At World War I Museum, a mission emerges to preserve troops’ stories

The National World War I Museum and Memorial in Kansas City, Mo.


By KELSEY ABLES | The Washington Post | Published: May 14, 2020

If, a few months ago, you had asked guest services associate Margaret Witzke what she likes most about working at the National WWI Museum and Memorial, she probably would have said meeting people. Today, even with the Missouri museum closed, that hasn’t changed — though the nature of the interaction certainly has.

Rather than selling tickets and assisting visitors, Witzke, 30, now spends her days transcribing archival letters and getting to know their writers — the American soldiers who fought in the war. Her role is one of many that has been reimagined in an effort to keep museum staff on the payroll, work designed to make the 100-year-old institution’s collection more widely accessible.

Cooped up in her Kansas City apartment, Witzke has been forming first impressions of the soldiers based on their handwriting and eavesdropping on small talk about squadron boxing matches and views of the French countryside. As the pandemic goes on, Witzke has found herself increasingly invested in characters whose fates she might never know and following plots with no clear start or finish. More often than not, she leaves these letters with more questions than answers: Who is John and why is Jack looking for him on the front lines? Did either survive war? She likens the experience to being dropped into the middle of a story, left to figure it out on her own.

Museums around the world have taken a massive hit from the pandemic — layoffs, furloughs and budget cuts abound. By most measures, the predicament for the National WWI Museum is extremely challenging. With no federal funding, it relies heavily on donations, admissions and other on-site sales. Usually, the museum can expect to see more than half a million visitors in a year.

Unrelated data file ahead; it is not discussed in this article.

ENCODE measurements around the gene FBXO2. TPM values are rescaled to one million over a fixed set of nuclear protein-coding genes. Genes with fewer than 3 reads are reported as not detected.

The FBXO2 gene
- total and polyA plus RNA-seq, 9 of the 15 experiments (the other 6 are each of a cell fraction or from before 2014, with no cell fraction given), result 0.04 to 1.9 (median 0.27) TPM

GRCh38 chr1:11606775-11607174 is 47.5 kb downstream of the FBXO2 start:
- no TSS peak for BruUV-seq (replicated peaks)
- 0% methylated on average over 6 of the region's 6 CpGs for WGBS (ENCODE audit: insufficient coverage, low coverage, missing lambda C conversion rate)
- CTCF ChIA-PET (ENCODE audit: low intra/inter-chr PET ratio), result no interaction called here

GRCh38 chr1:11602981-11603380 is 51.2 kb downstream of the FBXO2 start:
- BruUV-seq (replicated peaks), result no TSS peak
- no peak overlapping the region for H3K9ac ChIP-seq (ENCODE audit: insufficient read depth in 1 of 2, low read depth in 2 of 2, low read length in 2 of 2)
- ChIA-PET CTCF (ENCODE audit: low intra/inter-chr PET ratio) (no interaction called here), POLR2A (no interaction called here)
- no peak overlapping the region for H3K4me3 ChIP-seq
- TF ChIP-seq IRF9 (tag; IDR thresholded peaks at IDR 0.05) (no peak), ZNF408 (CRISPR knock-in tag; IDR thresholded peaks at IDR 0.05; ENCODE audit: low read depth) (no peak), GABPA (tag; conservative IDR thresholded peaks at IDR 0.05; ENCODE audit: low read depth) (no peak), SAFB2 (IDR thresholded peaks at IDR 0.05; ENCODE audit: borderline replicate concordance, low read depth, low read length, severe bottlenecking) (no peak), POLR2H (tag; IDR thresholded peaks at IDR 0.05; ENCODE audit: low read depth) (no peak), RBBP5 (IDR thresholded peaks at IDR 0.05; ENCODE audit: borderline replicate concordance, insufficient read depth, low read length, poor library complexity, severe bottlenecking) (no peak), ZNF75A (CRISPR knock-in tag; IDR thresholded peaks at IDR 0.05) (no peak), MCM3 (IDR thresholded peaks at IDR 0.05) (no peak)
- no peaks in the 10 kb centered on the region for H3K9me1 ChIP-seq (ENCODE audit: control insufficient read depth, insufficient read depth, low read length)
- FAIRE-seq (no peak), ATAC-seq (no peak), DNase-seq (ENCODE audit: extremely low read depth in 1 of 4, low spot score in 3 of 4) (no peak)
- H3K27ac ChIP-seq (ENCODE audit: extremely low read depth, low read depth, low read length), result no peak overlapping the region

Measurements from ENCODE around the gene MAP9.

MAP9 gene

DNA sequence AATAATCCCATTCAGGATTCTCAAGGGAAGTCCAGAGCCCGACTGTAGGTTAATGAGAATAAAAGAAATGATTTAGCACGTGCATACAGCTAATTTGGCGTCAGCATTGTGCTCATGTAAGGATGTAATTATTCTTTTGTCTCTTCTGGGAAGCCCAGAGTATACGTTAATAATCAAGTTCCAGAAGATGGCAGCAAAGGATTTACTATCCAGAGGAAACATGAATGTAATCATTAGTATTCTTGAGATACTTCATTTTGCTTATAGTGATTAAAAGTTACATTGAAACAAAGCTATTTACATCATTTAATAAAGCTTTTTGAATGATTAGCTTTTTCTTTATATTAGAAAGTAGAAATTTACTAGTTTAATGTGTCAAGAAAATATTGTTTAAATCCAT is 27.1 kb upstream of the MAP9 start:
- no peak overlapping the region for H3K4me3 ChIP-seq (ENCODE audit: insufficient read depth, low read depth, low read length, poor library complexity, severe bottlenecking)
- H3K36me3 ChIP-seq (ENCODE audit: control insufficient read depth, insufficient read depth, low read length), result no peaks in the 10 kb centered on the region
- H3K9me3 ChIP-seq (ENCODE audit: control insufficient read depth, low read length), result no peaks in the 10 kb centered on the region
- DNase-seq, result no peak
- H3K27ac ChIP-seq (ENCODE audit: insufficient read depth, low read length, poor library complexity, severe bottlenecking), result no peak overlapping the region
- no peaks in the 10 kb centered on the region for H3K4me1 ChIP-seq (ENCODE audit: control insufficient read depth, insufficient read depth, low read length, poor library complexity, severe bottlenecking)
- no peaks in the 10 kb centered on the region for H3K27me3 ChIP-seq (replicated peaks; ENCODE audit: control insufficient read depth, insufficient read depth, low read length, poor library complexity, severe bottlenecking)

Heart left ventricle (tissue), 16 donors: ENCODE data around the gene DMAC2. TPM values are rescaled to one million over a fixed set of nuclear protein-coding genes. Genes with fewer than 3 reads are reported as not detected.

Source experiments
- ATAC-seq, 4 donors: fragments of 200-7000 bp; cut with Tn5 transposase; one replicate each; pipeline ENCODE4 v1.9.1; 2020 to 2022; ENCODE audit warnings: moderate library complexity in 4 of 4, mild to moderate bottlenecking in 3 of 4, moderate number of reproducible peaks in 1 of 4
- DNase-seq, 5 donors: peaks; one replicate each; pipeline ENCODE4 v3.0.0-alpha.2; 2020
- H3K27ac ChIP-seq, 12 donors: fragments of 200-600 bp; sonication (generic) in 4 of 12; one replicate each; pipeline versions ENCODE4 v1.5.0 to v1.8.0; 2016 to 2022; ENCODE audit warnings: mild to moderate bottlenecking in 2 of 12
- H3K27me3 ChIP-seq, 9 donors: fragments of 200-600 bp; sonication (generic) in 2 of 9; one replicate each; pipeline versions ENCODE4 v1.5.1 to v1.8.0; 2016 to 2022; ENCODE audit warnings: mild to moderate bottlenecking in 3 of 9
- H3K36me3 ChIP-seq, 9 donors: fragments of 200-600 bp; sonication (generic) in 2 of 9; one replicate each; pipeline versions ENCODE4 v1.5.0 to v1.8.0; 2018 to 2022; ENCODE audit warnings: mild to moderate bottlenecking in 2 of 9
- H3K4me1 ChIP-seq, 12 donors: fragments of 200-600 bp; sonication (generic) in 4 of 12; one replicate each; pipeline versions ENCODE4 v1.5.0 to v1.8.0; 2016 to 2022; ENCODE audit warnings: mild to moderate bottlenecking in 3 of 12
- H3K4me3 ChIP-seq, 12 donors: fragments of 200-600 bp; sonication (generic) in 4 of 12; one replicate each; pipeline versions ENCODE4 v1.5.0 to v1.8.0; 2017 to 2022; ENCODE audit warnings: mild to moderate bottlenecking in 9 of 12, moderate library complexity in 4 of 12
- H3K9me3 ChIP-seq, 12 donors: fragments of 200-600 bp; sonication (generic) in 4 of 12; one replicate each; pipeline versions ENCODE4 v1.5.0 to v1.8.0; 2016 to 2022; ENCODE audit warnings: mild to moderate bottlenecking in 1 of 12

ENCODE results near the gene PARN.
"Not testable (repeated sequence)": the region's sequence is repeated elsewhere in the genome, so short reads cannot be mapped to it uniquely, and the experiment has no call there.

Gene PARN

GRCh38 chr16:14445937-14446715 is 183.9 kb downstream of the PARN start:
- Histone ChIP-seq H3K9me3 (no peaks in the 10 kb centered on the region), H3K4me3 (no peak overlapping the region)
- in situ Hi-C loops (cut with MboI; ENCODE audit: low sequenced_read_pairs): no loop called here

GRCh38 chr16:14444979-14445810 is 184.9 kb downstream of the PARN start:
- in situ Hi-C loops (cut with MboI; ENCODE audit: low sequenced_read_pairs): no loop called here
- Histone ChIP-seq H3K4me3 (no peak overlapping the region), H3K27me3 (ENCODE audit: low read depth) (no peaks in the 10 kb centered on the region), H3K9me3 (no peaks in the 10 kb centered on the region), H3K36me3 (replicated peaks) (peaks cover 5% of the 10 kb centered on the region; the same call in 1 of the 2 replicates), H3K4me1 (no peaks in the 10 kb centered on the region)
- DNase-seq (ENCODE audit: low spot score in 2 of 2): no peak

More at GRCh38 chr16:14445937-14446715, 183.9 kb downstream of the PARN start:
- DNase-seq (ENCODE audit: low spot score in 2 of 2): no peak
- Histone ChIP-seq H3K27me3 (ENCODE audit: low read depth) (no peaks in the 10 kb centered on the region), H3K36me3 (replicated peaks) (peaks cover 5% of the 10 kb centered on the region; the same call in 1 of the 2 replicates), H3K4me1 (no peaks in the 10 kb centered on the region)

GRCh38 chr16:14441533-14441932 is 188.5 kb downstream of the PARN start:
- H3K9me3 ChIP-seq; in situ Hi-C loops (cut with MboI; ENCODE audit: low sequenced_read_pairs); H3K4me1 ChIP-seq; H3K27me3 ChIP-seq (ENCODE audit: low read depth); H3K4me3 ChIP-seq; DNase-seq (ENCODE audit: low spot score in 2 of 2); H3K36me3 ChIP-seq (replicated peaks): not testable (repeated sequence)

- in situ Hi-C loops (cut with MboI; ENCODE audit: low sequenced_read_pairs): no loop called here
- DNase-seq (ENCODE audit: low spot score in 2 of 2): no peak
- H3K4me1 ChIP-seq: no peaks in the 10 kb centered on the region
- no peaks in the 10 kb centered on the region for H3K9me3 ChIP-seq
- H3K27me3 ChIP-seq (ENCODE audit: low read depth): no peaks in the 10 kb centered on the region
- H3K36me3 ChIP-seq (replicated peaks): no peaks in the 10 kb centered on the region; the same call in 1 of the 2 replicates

Still, with careful financial modeling, the museum has been able to keep its small team of 42 on-site employees working remotely, assigning them projects that can be done from home. According to museum President and CEO Matthew Naylor, they will be able to fund the project through June, when they anticipate reopening.

Since they began March 23, the 17 employees who have become transcribers have typed up 5,000 pages of letters, diaries and journals; which now can be read out loud, translated into different languages and searched by researchers. They have followed WWI soldiers as they long for farms in Iowa, get seasick on the Atlantic, pine for partners in California and celebrate the war’s end from a chateau in France. Some of it echoes our own time — after all, the 1918 flu, an important reference point for understanding today’s pandemic, arose at the tail end of the war.